Jan 01

Optimism And Stubbornness ‘Can Help You Live Longer’


Researchers from the University of Rome La Sapienza and the University of California San Diego School of Medicine have carried out a study looking at the psychological traits that can help people live longer and happier lives.

The team spoke to residents in rural Italian communities who are aged between 90 and 101, as well as interviewing their younger relatives, aged between 51 and 75. They found that all of those who lived into their 90s tended to have similar personality traits.

Among them were positivity, a strong work ethic and stubbornness, although the researchers also highlighted their strong connection to family, the land and religion. The team also noted that many of the people they spoke to are still working in their homes or on their land.

Anna Scelzo, one of the study’s authors, commented: “This tendency to control the environment suggests notable grit that is balanced by a need to adapt to changing circumstances.”

Senior author of the study Dilip V. Jeste, MD, said that exploring the lives of those who not only live longer, but who live well, “enhances our understanding of health and functional capacities in all age groups”.

Staying in your own home as you age appears to be one of the things that helps people stay independent and happy. That may mean making modifications to your property to make it viable for you to remain there.

Installing walk in power baths is one option for modifying your home to make activities like bathing easier and safer.

The strong sense of family that helps the communities in Italy may also be something we start to return to in the UK, with one estate agent recently suggesting that multigenerational living could grow in popularity. One in six of the people surveyed said they’d love to live like this.

Aug 29

Hidden Costs Of Arthritis Revealed


A new campaign has been launched to draw attention to the hidden costs of arthritis, not only for the British economy and health service, but also for the individuals suffering from the condition and their families.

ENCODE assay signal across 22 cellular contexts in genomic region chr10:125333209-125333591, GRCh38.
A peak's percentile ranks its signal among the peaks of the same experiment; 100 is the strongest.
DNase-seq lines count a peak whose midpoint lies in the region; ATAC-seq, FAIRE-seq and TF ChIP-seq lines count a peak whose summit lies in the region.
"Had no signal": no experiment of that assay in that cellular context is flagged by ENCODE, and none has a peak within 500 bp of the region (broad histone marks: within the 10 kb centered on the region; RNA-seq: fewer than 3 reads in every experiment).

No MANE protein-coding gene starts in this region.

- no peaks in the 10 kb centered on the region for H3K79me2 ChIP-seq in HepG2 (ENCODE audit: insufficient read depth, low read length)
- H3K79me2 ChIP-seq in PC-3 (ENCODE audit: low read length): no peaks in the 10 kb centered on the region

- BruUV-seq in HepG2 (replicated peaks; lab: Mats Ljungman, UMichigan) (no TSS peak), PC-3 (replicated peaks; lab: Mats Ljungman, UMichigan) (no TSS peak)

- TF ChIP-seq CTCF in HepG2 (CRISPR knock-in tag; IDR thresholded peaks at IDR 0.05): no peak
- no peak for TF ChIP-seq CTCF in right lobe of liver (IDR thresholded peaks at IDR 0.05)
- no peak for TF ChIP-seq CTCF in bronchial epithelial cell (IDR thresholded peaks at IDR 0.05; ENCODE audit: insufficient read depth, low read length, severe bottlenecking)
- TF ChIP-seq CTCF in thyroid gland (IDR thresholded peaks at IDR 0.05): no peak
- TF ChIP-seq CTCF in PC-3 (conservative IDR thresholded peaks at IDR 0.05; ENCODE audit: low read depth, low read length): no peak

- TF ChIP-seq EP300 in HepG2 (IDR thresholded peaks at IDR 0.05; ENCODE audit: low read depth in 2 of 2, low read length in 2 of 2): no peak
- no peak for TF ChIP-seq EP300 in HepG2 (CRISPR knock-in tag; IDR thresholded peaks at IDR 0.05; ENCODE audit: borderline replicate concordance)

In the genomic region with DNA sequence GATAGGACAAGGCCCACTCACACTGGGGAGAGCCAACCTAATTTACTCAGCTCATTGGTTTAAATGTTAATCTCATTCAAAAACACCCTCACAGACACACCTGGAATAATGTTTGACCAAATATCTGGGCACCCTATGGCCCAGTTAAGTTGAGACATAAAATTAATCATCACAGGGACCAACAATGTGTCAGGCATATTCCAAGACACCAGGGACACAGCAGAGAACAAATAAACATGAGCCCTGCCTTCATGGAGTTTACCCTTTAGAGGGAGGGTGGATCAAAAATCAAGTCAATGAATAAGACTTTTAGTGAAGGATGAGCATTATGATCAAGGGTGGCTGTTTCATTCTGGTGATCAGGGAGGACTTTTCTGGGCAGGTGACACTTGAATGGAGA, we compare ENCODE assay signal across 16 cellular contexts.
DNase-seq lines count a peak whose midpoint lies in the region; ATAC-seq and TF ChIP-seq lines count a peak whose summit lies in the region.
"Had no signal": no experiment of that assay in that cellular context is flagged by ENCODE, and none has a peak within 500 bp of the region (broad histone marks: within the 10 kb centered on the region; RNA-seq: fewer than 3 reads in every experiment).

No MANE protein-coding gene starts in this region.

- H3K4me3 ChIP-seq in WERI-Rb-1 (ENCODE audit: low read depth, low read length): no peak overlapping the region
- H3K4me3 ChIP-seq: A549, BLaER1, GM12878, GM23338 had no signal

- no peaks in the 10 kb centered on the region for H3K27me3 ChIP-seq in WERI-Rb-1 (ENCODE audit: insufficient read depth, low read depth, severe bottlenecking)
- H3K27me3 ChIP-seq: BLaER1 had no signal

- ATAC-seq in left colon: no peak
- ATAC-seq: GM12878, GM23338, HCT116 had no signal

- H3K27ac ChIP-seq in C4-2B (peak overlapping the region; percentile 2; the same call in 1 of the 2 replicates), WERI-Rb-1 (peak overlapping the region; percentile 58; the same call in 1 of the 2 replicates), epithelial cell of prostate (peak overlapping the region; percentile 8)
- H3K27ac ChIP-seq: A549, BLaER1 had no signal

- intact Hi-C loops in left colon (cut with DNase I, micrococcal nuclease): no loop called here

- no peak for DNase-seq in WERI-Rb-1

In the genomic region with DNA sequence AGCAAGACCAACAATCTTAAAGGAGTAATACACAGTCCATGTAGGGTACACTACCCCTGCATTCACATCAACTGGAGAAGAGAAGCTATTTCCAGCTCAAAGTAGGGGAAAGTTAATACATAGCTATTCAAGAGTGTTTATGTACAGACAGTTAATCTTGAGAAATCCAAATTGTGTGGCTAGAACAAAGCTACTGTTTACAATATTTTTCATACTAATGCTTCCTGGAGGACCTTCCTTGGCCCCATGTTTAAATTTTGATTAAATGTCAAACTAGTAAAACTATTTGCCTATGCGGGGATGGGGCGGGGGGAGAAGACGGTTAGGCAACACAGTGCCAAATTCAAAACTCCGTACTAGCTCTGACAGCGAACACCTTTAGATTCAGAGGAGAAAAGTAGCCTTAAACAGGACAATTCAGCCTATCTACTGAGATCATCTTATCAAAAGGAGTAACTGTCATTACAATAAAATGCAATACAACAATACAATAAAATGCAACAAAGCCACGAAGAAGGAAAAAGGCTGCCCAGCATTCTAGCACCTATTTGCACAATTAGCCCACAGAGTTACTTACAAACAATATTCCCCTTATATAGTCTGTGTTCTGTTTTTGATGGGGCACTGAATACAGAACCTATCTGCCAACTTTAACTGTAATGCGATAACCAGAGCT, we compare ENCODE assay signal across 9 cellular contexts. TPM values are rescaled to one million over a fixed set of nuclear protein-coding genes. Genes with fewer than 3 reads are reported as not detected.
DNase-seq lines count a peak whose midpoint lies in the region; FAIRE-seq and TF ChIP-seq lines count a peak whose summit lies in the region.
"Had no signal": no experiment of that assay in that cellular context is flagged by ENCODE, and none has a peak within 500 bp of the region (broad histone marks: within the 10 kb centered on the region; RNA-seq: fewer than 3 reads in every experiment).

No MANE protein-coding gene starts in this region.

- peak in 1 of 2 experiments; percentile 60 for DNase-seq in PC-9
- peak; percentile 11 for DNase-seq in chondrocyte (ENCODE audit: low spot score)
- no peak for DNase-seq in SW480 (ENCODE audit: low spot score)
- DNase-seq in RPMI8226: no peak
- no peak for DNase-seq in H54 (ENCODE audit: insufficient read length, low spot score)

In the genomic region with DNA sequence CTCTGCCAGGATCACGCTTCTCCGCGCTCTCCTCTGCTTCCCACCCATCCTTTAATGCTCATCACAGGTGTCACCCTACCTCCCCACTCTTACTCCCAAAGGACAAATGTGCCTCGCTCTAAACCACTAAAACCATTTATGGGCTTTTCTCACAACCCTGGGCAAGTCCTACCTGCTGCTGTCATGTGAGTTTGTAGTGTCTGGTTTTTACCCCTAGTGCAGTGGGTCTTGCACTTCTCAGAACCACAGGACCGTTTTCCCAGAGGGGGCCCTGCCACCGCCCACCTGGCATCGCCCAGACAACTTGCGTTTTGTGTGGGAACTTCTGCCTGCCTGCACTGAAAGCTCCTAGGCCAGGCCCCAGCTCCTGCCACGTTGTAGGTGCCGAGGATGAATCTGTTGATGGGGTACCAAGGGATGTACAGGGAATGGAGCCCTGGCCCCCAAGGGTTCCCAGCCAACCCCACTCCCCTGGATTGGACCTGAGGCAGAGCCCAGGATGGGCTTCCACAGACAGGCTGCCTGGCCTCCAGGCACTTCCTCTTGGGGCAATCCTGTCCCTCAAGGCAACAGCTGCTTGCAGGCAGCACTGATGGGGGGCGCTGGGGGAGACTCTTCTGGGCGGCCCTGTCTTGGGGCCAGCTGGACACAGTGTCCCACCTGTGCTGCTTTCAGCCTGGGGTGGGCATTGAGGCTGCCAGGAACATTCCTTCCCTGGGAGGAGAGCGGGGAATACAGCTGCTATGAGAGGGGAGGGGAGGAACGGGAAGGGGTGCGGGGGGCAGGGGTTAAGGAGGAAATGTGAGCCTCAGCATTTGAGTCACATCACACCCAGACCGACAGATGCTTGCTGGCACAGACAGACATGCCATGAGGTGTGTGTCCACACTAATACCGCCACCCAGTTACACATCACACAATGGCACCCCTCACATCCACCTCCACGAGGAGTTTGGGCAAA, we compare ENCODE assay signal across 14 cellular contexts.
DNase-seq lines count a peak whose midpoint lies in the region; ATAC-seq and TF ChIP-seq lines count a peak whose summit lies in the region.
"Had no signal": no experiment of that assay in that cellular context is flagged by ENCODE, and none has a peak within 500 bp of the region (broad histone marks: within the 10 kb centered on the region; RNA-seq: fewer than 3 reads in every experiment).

Research published by Arthritis Research UK revealed that 25.1 million working days are lost every year as a result of arthritis, with this expected to increase to 25.9 million days by 2030.

The two main types of arthritis people suffer from in the UK are osteoarthritis and rheumatoid arthritis, with the charity estimating that £118.9 billion will be spent on the two forms of the condition by the NHS over the next ten years.

Worryingly, 76 per cent of people suffering from one of these forms of the debilitating condition believe it affects their family and social lives, with just over half (53 per cent) saying they feel as though they’re a nuisance to their families.

The charity also stressed that a big part of the problem is that arthritis is an ‘invisible’ condition, as many who suffer from it don’t display any outward signs despite being in considerable pain.

Journalist and broadcaster Julian Worricker revealed that he’d always thought of arthritis as an older person’s illness before his diagnosis in his 30s.

“Living with arthritis makes even the most mundane tasks difficult but it’s made that much harder when people around you don’t understand what you’re going through,” he stated.

Making modifications to your home, such as by installing walk in power baths, can be one way of helping someone manage daily tasks, but only when they’re in their own home.